The Runway 3 red herring

The Runway 3 red herring

Opinion piece (The Guardian)
22 January 2009

Simon Jenkins, Martin Kettle and Polly Toynbee are columnists I respect and quite often agree with. So when they - and many Comment is Free contributors - join the George Monbiots of this world in attacking the proposed third runway for Heathrow, I read them carefully. I accept that there may be good reasons for opposing Runway 3, such as noise, air pollution and worries about safety. But the chief argument made by many (though not all) Guardian writers is climate change. Any government that allows Heathrow to expand cannot be serious about tackling climate change, they say.

But these commentators seem to overlook the fact that carbon emissions are a global problem and that the EU is developing a complex and sophisticated tool – the emissions trading scheme or ETS – for limiting them. Whether the UK builds Runway 3 will have absolutely no impact on European or indeed global carbon emissions. What is at stake is whether Heathrow can hold on to the hub airline business that has already started to migrate to airports with more runways, such as Schiphol, Frankfurt and Charles de Gaulle.

Now, a pure economic liberal should not mind if jobs migrate from one country to another. But I am sufficiently impure to think that a key task for the British government is to maintain sufficient employment in Britain. One strength of the British economy, its financial markets, is taking a big hit; aviation is another, and for the government to adopt policies that harmed it when unemployment is rising rapidly would be bizarre.

The man in charge of Schiphol, interviewed by the BBC on 16 January, the day of the Runway 3 announcement, was very clear: he hoped the UK would abandon the new runway so that his airport could win Heathrow's business. Anyone who uses Heathrow frequently knows that the main reason it suffers more delays than comparable airports is that capacity is stretched to the limit. A lot of foreign firms have invested in the M4 corridor because of its transport links; if Heathrow serves a declining number of destinations – and the experience of using it is unpleasant – some foreign investors may rethink (of course, many other factors will also affect investment decisions).

Only one thing will make people fly less: costlier flights. Phase three of the EU's emissions trading scheme, due to start in 2012, will extend the ETS to aviation, which is currently exempt. That will raise the price of flying. The commission will cap the total amount of carbon emitted by the aviation sector at its 2005 level; the caps in phase three of the ETS will be sectoral rather than national, as they are today. Each airline will then have to buy carbon permits in auctions.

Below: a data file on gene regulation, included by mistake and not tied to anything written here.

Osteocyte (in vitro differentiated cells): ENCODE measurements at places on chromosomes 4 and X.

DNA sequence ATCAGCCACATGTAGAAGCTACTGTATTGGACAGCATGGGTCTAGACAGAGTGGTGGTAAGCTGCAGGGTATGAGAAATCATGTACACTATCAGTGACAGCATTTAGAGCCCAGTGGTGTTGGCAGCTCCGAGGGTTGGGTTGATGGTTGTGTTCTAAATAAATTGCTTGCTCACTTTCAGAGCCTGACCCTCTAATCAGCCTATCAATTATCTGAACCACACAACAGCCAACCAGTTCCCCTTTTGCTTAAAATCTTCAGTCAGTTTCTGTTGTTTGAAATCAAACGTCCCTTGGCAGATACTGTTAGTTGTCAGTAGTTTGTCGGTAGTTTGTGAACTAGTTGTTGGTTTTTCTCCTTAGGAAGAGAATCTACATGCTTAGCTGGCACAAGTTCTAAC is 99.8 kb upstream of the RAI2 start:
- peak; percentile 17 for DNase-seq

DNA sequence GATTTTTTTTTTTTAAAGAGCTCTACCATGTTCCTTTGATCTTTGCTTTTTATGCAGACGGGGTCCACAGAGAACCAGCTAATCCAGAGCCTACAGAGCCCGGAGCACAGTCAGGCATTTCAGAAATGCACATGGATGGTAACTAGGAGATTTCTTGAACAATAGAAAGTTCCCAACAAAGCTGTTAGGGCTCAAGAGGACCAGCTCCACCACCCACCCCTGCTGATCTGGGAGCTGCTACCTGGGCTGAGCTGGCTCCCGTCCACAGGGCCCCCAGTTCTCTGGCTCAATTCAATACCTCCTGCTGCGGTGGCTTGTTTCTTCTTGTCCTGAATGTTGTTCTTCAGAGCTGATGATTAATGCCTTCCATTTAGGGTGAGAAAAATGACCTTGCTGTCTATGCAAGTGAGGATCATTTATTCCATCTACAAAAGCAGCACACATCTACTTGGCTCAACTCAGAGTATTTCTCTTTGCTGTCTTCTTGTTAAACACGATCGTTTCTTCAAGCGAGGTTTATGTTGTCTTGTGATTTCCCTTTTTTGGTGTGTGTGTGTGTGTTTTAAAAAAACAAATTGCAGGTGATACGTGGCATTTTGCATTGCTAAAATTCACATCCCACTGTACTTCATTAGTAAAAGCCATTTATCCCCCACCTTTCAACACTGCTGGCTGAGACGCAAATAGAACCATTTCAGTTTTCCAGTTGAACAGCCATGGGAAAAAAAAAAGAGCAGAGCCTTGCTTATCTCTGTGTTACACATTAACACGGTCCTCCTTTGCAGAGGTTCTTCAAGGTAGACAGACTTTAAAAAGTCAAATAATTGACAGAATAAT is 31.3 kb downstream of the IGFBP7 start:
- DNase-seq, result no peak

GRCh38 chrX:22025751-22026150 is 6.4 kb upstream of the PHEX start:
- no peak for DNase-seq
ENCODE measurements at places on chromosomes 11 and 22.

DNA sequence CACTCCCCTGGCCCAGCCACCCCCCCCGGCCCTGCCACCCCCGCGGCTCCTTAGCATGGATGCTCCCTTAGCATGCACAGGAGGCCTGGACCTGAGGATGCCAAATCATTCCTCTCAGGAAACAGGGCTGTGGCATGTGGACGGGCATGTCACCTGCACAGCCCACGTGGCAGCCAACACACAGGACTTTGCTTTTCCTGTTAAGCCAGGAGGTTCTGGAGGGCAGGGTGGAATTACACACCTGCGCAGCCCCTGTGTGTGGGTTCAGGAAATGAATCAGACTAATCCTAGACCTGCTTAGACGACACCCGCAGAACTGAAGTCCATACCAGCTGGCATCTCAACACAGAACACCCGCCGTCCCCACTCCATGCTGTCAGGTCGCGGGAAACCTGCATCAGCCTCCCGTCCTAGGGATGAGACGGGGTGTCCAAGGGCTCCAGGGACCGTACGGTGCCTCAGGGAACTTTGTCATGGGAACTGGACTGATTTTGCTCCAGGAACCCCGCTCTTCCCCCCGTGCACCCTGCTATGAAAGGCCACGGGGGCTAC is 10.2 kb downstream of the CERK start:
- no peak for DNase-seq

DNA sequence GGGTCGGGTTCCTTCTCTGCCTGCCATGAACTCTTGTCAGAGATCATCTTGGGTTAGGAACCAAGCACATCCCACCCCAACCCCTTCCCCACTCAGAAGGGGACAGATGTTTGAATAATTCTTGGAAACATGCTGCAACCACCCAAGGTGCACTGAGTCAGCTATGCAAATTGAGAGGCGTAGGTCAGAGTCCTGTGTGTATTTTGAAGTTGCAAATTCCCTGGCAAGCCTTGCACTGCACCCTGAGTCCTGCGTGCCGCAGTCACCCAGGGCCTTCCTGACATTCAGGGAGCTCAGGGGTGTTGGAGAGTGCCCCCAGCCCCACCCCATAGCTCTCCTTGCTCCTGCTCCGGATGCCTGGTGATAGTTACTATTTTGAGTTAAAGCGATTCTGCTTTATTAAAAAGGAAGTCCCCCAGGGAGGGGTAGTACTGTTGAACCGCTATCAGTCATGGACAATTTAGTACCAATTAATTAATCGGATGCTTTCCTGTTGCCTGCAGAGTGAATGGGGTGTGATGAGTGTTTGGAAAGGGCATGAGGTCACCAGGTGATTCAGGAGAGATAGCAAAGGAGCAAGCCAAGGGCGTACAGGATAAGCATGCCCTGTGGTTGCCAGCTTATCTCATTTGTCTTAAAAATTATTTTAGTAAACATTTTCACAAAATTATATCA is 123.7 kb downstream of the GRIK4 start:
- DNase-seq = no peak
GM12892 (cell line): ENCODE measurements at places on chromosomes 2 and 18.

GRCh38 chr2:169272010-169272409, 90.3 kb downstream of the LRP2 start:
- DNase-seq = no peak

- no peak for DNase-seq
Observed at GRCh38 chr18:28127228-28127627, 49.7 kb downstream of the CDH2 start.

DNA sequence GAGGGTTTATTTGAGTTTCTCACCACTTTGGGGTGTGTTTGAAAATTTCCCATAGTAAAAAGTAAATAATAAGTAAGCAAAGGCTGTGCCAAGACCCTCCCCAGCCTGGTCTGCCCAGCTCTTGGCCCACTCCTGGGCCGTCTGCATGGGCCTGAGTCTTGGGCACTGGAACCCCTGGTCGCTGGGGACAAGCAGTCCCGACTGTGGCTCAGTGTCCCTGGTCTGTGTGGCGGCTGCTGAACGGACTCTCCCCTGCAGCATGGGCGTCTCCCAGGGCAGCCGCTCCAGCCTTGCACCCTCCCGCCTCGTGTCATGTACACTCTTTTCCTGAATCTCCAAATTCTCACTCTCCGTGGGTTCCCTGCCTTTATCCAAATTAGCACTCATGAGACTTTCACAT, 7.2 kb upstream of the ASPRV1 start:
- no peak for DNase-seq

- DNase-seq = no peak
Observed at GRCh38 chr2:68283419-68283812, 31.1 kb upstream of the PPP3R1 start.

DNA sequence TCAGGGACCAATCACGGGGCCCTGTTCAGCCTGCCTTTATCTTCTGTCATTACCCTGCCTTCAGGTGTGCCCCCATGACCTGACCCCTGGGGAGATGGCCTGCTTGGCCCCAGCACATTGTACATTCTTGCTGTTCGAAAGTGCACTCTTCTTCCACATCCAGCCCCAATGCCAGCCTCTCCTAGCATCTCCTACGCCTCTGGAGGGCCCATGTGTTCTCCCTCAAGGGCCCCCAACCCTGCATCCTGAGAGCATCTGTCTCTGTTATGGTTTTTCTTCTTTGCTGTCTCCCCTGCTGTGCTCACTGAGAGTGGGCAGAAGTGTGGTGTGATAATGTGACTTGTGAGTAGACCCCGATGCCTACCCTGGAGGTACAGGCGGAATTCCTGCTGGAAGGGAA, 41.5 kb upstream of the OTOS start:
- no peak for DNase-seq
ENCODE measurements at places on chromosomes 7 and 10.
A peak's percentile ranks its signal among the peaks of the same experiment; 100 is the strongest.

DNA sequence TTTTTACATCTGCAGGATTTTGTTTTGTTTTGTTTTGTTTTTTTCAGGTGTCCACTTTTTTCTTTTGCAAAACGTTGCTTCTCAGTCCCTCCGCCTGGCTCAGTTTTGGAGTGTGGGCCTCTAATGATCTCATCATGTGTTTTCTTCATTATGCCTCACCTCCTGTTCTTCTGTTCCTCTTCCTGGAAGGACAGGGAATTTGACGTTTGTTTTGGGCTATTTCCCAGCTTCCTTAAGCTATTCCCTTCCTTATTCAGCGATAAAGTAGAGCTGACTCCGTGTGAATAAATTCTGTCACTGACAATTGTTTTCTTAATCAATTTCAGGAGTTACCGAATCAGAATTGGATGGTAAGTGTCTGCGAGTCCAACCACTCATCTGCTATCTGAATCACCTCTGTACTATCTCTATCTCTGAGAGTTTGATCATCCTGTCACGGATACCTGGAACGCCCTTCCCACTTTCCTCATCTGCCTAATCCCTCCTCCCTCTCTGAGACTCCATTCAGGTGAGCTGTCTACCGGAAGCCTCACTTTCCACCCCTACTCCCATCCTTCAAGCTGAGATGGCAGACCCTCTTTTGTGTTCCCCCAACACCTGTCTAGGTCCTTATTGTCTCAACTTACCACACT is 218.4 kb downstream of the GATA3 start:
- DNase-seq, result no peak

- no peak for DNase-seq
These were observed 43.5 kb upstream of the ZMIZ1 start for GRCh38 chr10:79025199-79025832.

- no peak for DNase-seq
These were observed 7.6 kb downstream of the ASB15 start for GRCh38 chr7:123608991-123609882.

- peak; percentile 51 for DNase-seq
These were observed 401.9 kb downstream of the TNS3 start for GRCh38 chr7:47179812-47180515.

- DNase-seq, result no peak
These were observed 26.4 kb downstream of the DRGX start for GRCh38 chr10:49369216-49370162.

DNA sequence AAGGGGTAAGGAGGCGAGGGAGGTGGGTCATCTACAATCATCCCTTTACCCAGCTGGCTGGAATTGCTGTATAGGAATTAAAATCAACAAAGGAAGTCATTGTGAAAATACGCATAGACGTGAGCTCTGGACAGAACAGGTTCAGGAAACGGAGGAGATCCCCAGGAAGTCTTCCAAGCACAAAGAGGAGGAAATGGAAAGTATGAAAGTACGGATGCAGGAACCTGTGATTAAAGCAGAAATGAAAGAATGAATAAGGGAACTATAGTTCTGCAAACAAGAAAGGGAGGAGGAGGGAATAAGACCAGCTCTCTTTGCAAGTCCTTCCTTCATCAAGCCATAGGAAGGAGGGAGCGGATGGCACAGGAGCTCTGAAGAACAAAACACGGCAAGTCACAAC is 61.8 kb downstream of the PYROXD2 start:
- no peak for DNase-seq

This gives airlines a big incentive to introduce low-carbon technologies. If they increase emissions they will have to buy extra permits from those who have managed to cut their carbon output, perhaps in other industrial sectors or parts of the world, thereby pushing up the price of permits. So long as the ETS is properly managed and policed, it will curb the growth of emissions from aviation.

Barack Obama has said that he wants to create an American emissions trading scheme, and hopefully the design will allow it to be integrated with the European system. But what really matters for aircraft emissions, and every other sort, is bringing China, India, Brazil, Russia and other emerging economies into an international carbon market. The EU does have some credibility in trying to persuade others to accept a global scheme, thanks to the ambitious package of targets and measures agreed last December (including a 20 per cent cut of emissions by 2020, from 1990 levels, and a reformed and extended ETS). No other country or group of countries has yet come close to agreeing on targets for reducing emissions, or tools - like the ETS - for reaching those targets.

The reality is that carbon emissions from aircraft will grow. As one member of the UK climate change committee put it to me, almost every other kind of energy use, such as road travel or power generation, can be decarbonised; but for the foreseeable future the aviation industry, uniquely, will not be able to decarbonise (though it certainly can and will become more energy efficient). Therefore some global growth of aviation emissions need not be incompatible with British or European targets for drastically cutting overall emissions.

For the record, the think-tank that I direct has never taken money from BA or BAA. But the Centre for European Reform did publish, last May, a serious report on how the ETS should be made more stringent (and applied to aviation).

As for the politics of all this, I agree that the political symbolism of expanding Heathrow may make it harder for the government to persuade people that their lifestyles need to change. Some Guardian readers may, like George Monbiot, think about voting Conservative. But many senior figures in the Tory party are uncomfortable about their policy of blocking the new runway. One member of the shadow cabinet said to me a few months ago: "I worry that my party is becoming the party that opposes economic activity."

I would urge the Guardian's excellent columnists to take a global view of carbon emissions. As far as I can recall, none of them thought that the ambitious climate change deal agreed by EU leaders in December was worth writing about. I hope to read articles on how successfully (or not) the EU is meeting its emissions targets, how its ETS can be made to fit the future American scheme, and how Europeans and Americans can best persuade the Chinese and others to take part in a global system for cutting carbon emissions.